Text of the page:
“Leveraging emotional intelligence in the courtroom, as in life, depends on being attentive; the key is always to watch and listen. You don’t need to take notes with the court reporter getting down every word. Lower your eyes to your pad, and you’re bound to miss that hint of a doubt that flits across the witness’s face. Scribble instead of listening, and you won’t notice the split second of hesitation in which a witness hedges a choice of words, avoiding the ones that would flow naturally in favor of the ones whose truth he or she is more certain of.”

Don’t be boring.

Sotomayor writes:

“Such attentiveness also figures in upholding one of a litigator’s paramount responsibilities: not to bore the jury.”

Narrative sells ideas.

Sotomayor writes:

“Often the difference is a matter of remembering what makes sense to a human being as opposed to another lawyer. For example, a prosecutor usually has no need to prove motive under the law, and yet the human mind naturally constructs its reality in terms of causes and effects, weighing any theory against the plausibility of these links and how they might operate in someone else’s mind. ‘Why would she have done that?’ is something we instinctively ask before we allow ourselves to conclude ‘she did it.’ The state’s case is a narrative: the story of a crime. The defense has only to cast doubts on the coherence of that story. The ‘why’ elements of the story must make sense —what would have motivated this person to hurt that person — before you can engage the jurors’ empathy, put them in the shoes of the accused or the victim, as needed: make them feel the cold blade held against their necks, or the pang of unappreciated devotion that might drive someone to steal from a former employer. It is the particulars that make a story real.”

Details build narratives.

Sotomayor writes:

“In examining witnesses, I learned to ask general questions so as to elicit details with powerful sensory associations: the colors, the sounds, the smells, that lodge an image in the mind and put the listener in the burning house.”

How can you use Sotomayor’s insights
to craft a more effective argument for your campaign?

Move your audience to act

Want to deliver copy that gets read?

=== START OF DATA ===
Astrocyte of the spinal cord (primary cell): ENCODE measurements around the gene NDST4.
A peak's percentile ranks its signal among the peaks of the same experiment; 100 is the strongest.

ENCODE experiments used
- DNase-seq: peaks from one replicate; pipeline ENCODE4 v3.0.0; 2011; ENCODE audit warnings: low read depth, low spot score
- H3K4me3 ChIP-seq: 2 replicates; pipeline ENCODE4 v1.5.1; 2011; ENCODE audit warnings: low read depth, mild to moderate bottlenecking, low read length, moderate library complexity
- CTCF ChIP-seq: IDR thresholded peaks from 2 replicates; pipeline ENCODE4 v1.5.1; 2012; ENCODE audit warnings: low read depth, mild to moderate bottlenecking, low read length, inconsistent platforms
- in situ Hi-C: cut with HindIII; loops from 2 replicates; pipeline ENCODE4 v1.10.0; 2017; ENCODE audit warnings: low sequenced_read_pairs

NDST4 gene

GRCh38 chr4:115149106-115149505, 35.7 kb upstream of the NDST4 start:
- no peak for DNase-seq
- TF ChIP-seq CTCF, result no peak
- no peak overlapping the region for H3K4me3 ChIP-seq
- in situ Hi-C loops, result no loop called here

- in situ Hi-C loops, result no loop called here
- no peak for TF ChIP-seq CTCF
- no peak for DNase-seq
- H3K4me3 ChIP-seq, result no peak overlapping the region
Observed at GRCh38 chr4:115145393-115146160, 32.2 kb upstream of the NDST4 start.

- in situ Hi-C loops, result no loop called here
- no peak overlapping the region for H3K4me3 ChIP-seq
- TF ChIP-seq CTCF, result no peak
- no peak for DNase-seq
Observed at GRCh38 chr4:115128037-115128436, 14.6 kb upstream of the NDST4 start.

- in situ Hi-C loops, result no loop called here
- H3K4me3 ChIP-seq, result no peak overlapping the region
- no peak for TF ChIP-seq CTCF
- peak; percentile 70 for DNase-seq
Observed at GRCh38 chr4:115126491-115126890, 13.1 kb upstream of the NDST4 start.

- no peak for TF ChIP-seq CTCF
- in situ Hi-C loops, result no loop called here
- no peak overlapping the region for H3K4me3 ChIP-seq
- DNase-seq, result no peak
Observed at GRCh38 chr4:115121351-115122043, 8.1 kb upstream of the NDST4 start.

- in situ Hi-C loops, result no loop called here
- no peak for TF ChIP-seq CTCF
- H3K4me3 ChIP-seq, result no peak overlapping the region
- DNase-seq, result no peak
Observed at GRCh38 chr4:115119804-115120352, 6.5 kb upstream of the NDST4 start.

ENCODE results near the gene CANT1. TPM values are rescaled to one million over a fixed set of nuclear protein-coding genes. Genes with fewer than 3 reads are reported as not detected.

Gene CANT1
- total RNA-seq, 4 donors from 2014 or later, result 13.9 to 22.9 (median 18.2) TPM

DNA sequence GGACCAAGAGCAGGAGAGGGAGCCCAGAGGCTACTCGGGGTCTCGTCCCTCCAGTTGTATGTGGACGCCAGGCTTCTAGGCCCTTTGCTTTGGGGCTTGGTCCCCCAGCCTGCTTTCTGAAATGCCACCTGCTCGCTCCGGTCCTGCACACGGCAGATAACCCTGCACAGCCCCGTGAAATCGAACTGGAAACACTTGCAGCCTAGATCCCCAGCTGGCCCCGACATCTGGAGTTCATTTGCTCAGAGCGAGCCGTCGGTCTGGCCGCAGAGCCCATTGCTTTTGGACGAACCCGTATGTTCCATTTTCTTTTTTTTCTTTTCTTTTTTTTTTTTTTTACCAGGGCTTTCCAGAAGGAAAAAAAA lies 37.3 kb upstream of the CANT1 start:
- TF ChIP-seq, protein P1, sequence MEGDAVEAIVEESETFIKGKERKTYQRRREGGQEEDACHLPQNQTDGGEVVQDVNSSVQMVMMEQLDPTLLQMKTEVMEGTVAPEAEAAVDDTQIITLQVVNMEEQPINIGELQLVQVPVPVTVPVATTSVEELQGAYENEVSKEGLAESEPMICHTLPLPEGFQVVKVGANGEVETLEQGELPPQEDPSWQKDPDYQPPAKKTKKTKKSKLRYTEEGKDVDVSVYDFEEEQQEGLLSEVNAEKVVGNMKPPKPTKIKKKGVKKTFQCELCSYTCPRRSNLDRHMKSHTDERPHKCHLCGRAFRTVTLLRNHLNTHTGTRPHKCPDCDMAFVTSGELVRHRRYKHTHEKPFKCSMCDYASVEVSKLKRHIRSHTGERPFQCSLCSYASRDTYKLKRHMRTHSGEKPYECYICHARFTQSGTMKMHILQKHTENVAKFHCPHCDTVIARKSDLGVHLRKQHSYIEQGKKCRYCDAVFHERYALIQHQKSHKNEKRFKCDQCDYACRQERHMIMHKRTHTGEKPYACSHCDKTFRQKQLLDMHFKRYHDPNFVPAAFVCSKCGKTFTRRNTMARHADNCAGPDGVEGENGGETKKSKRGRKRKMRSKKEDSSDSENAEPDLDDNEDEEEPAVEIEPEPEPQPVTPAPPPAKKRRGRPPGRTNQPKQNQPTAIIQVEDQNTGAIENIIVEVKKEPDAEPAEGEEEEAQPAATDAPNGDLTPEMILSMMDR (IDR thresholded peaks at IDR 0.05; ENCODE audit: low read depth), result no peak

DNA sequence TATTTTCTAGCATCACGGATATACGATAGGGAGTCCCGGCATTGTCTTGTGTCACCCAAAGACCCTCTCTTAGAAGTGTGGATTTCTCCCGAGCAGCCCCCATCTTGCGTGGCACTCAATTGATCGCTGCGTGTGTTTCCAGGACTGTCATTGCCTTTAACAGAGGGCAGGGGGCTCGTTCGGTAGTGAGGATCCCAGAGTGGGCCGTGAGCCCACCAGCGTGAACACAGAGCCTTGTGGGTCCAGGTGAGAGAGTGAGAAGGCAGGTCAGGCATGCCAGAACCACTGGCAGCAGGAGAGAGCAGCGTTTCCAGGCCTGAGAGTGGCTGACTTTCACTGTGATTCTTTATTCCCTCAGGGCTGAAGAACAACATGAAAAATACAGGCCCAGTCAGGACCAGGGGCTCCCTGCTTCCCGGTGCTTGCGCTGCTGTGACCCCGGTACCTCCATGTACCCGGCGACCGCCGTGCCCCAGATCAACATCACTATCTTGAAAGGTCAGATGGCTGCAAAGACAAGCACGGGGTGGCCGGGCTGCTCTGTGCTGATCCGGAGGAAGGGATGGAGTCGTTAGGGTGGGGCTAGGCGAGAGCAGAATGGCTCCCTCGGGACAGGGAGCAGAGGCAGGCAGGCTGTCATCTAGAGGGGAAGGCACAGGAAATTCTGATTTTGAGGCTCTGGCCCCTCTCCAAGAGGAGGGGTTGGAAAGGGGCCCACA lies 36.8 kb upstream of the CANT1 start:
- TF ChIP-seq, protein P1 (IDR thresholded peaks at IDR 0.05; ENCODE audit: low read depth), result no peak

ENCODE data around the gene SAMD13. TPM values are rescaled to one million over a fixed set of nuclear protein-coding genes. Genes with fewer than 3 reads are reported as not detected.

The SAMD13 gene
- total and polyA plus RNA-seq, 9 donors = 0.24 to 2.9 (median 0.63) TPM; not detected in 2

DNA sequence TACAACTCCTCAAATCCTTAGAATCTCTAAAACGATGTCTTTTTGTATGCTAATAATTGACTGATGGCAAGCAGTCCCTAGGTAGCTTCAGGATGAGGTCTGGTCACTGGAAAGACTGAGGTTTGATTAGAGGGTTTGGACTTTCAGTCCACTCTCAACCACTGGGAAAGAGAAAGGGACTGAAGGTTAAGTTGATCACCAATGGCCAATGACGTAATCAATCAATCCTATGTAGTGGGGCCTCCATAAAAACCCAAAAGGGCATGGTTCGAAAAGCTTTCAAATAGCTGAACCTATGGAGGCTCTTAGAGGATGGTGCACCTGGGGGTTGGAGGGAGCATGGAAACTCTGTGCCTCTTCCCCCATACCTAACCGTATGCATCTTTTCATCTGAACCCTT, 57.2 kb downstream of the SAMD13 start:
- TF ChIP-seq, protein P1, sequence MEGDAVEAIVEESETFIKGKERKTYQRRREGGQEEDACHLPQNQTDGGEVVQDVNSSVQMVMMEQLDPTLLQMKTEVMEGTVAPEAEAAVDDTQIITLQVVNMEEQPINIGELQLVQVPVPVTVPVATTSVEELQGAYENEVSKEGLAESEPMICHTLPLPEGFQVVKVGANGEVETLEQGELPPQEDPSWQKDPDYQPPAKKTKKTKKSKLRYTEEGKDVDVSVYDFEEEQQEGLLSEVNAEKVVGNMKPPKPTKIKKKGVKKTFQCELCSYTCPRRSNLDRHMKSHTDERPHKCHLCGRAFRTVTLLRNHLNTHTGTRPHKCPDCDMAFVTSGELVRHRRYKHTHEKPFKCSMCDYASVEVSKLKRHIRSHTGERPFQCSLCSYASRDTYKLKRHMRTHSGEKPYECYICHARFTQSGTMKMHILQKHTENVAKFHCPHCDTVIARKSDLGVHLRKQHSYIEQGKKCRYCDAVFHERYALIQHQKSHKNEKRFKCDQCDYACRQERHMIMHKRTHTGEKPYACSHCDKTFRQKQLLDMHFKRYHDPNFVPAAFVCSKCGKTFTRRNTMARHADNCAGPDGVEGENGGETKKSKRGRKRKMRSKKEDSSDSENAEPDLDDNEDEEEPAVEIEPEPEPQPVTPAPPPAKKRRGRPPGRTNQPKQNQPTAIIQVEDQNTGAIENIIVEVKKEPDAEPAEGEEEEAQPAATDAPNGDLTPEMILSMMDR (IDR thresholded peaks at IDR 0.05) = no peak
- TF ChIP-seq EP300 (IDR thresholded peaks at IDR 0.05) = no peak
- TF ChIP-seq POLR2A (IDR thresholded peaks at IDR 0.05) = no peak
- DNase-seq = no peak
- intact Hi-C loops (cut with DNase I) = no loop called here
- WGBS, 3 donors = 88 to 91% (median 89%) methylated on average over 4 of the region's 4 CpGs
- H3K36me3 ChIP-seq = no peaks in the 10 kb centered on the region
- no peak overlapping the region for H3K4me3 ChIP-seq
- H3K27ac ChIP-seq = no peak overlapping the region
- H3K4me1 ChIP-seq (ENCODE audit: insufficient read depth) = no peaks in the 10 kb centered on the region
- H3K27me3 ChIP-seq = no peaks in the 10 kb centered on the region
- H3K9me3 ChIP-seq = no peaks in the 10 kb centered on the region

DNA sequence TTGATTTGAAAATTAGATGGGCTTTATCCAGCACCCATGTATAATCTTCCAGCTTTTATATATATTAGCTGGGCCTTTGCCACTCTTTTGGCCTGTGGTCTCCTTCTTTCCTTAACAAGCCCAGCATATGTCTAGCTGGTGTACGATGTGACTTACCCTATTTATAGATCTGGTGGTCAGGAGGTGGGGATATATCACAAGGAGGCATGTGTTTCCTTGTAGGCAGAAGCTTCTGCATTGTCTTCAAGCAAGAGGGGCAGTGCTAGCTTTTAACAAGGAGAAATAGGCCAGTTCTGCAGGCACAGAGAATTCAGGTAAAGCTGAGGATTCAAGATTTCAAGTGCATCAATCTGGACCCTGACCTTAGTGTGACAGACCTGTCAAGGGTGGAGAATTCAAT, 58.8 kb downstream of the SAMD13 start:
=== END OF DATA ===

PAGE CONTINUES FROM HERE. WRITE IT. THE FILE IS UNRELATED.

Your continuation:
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“Calling social media social is like calling reality TV reality.”
— Alan Weiss, principle of Summit Consulting Group

Be sociable on Twitter

Social behavior nets more followers

Want to expand your reach and influence on Twitter?

Be sociable, counsels HubSpot’s viral marketing scientist, Dan Zarrella.

Zarrella used TweetPsych to analyze more than 30,000 accounts. He found that social behavior — using inclusive language like we and you, as well as language that describes relationships and communication — correlate with more followers.

“Accounts with more followers tended to be using more social language,” Zarrella says.

USER FRIENDLY The more social you are on Twitter, the more followers you're likely to have.

USER FRIENDLY The more social you are on Twitter, the more followers you’re likely to have.

Reach readers online.

Want to get the word out on the Web?


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“For me, your webinars are like speeding tickets (stay with me…): Even though I think of myself as a pretty good ‘driver,’ your ideas always make me slow down and think more carefully about who I’m writing for, what I’m saying and how I’m saying it. Inevitably, my writing finds a much shorter, safer route to its destination. And your list of shortcuts to clarity are almost always the reason why.”
— Brooks McKinney, APR, senior manager, Public Relations, Northrop Grumman Aerospace Systems

Time’s running out